en world – the leading partner providing global talent solutions in Japan – is proud to have sponsored the Dream Collective’s Industry Leadership Luncheon in Tokyo on January 19th 2018.
We were lucky enough to speak with Mayu, en world’s senior recruiter. Here we spoke to her about what you can do today if you want to make in Japan.
Can you tell us about en world and what your role is there?
Mayu: So en world is one of Japan’s leading recruiters for global minded companies covering a wide range of industries with staff in over 200 (professionals) offices in Osaka, Tokyo and Nagoya. The company was established in 1999 and since then, has expanded to not only Japan but Singapore, Australia, Vietnam, Thailand and India.
We help people find their next job, only focusing on recruiting mid-career professionals (not entry level). Candidates we normally deal with are aged between their 30s and 40s which is what we call the mid-career transition.
We firmly believe that creating and cultivating opportunities for all members of the workforce is not only essential to the vision of being the most respected partner in the global talent market, but is of great value to society in general.
Diversity, and particularly enabling future female leaders has always been a high priority for en world and its parent company, We embrace diversity and are always working to incorporate the best aspects of both Japanese and Western corporate culture.
As for my job I am a senior recruiter in the Nagoya office (where Toyota was born), the third biggest city in Japan, however it’s very small compared to Tokyo. I work for specifically only I.T divisions. I deal with I.T related candidates, my clients are basically all those technology companies or companies looking for some internal I.T people.
What tips would give to someone that is looking to be headhunted?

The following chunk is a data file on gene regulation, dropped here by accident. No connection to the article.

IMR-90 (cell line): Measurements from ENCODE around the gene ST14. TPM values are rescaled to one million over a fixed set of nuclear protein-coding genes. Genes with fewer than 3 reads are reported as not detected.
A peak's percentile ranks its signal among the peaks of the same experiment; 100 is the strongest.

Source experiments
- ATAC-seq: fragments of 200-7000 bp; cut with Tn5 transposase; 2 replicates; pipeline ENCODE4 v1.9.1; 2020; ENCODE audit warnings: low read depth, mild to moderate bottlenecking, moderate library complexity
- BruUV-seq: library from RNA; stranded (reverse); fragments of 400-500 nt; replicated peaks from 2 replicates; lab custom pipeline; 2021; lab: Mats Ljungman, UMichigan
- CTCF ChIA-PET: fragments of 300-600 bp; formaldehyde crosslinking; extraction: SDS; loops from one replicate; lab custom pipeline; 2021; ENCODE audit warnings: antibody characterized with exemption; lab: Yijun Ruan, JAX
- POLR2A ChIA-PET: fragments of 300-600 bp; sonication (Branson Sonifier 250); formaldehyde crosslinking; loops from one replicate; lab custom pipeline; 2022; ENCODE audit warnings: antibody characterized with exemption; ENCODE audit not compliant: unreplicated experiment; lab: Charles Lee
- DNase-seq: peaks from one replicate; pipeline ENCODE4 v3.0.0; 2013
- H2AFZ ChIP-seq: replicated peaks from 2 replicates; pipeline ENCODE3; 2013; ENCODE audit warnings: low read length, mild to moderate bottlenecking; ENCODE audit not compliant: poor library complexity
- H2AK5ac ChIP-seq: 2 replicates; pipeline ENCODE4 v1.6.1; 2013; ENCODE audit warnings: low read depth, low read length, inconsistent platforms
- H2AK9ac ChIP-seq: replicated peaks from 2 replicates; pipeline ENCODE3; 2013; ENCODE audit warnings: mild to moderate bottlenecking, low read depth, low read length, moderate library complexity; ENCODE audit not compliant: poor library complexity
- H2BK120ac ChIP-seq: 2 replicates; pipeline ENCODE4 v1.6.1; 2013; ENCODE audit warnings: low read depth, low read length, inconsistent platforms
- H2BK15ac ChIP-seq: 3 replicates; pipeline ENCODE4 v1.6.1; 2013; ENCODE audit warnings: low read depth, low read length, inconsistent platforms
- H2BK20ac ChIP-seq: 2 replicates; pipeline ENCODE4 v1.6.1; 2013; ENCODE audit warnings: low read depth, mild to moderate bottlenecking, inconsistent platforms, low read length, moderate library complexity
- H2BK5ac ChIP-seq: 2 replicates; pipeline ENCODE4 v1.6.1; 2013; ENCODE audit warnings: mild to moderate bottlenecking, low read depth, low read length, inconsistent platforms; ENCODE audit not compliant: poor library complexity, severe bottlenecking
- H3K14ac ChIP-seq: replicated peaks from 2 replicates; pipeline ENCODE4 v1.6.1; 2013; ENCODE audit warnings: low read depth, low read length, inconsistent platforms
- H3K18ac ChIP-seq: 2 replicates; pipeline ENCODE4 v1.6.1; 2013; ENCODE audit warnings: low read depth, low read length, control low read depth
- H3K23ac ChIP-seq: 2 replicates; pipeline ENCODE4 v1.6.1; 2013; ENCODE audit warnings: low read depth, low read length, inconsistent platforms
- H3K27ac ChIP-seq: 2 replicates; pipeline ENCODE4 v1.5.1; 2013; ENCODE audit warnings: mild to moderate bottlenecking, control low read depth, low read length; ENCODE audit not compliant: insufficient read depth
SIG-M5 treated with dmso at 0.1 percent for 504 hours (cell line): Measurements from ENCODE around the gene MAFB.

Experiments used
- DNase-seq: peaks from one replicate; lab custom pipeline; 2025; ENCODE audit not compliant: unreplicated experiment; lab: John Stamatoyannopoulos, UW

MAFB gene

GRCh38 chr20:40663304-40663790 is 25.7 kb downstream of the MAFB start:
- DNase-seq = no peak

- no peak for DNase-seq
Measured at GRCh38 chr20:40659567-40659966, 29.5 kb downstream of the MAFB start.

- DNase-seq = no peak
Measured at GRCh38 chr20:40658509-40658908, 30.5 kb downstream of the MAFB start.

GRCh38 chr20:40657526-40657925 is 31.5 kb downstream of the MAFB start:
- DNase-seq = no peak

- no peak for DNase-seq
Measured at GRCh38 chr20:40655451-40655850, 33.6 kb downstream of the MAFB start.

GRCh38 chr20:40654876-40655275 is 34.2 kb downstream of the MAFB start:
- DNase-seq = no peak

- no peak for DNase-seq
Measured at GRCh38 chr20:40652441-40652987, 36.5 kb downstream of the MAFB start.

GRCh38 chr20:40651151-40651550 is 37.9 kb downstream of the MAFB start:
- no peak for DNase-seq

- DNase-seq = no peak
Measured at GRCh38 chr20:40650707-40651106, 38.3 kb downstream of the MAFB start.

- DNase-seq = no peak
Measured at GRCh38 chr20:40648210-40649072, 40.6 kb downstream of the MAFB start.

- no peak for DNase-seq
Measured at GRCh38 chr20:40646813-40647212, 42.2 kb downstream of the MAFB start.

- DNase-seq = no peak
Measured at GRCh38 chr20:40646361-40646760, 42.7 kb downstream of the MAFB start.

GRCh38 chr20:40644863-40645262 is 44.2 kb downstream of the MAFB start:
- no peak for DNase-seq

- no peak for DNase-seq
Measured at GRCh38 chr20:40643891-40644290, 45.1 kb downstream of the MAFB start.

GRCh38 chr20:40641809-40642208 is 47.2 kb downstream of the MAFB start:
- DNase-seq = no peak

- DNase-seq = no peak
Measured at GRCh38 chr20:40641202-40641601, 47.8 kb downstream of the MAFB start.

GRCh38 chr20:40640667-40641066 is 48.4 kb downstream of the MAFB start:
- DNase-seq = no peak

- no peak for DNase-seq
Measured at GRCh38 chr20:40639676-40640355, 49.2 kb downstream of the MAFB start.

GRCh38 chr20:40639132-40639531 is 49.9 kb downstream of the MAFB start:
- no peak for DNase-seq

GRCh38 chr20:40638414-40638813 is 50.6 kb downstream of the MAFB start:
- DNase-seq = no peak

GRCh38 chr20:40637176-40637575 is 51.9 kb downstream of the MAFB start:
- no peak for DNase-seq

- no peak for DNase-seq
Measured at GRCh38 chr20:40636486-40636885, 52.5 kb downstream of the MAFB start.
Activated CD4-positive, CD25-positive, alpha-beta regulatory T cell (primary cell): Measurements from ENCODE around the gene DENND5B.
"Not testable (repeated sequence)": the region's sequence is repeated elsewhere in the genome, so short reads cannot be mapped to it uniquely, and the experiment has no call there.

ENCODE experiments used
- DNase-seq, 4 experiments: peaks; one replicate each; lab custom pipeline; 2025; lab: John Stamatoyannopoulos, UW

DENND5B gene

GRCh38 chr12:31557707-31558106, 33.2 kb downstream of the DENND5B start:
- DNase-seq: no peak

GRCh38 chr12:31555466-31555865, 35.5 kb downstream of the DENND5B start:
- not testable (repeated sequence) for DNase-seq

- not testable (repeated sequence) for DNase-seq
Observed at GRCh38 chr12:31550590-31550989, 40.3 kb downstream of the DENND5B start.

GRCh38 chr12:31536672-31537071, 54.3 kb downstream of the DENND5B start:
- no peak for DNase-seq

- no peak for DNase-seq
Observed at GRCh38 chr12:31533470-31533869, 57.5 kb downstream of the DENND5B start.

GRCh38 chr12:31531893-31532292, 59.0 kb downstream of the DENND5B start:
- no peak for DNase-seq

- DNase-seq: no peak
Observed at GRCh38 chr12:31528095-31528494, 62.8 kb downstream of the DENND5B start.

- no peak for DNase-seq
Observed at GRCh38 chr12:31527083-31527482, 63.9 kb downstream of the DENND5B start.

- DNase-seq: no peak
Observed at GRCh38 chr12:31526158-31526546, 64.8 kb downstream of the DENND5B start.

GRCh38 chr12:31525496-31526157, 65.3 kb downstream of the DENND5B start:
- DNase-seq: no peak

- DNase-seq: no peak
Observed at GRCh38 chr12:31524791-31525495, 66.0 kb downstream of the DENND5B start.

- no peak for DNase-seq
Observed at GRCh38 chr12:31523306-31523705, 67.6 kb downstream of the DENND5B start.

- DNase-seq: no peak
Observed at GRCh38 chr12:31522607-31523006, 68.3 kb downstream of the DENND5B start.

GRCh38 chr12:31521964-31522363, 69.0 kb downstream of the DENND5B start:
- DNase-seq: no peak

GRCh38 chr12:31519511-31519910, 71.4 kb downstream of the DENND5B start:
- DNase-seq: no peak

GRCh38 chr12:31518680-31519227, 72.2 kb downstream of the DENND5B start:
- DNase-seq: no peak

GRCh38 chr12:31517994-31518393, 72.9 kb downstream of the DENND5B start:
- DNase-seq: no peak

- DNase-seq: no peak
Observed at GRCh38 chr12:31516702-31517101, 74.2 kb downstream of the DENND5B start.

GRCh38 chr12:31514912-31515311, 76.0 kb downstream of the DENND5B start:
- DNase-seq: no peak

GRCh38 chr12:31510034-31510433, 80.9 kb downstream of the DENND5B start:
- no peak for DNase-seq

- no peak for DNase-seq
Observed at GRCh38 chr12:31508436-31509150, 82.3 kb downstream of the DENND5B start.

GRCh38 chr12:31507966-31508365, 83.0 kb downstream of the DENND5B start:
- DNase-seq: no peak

Mayu: I would say that the best way is to have a long-term relationship, talk to your head hunter even when you’re not looking for a job. Update them with your recent events, life events, career events. When we introduce jobs it’s not only about if this job matches this person we need to understand why this person wants this job and what they want to become (on their long-term career path). I would say (on recommendation of keeping in touch with our head hunters) every six months, at least once a year.
Would you say there is one particular ‘career transition’ season?
Mayu: There is no particular season for career transitions. In the mid-career transition, a head hunter looks for someone who has some kind of speciality in a certain field i.e. someone that is not just wide range. Clients look for work-ready people as they want the candidate to perform right away, they don’t want to have to teach and train them.
I think that it’s very important with your current job you have some kind of speciality with achievements you can explain. Favourable specialities could include industrial knowledge or management skills. Demonstrating you can manage a team is also a plus.
What do the strongest resume look like?
Mayu: First of all, a résumé is not just a piece of paper where you write your work history. It’s a strong sales tool to a company, it needs to be attractive to make the company want to see you. Besides your work history you need to write down your numbers, sales results, people you managed, how much over time you reduced in your work team, etc., it must be something with numbers.
On what type of international talent, the Japan market looking for
Mayu: In my professional opinion, you need to be special in some kind of area, good at something you can be proud of. Because Japan is becoming more globalised, work experience in multi-national environments is also good. There are many non-Japanese people, so this work experience is good. Being bilingual is of course a stand out, language skills are very important in Japan because unfortunately not many people in Japan speak English.
On how to juggle work-life balance:
The government is focusing on using female talent, so before, Japanese companies just had people work so many long hours but now it’s changing, the government is reducing working hours, they also are putting a lot of effort on female talent to empower women. I feel it’s becoming easier for us and we have more chances.
I myself am a working mother, with a two-year-old son but I can work full-time with no problem. There’s more childcare support, the people are starting to understand that, which is another good thing. Working mums can consider going to work in Japan too.
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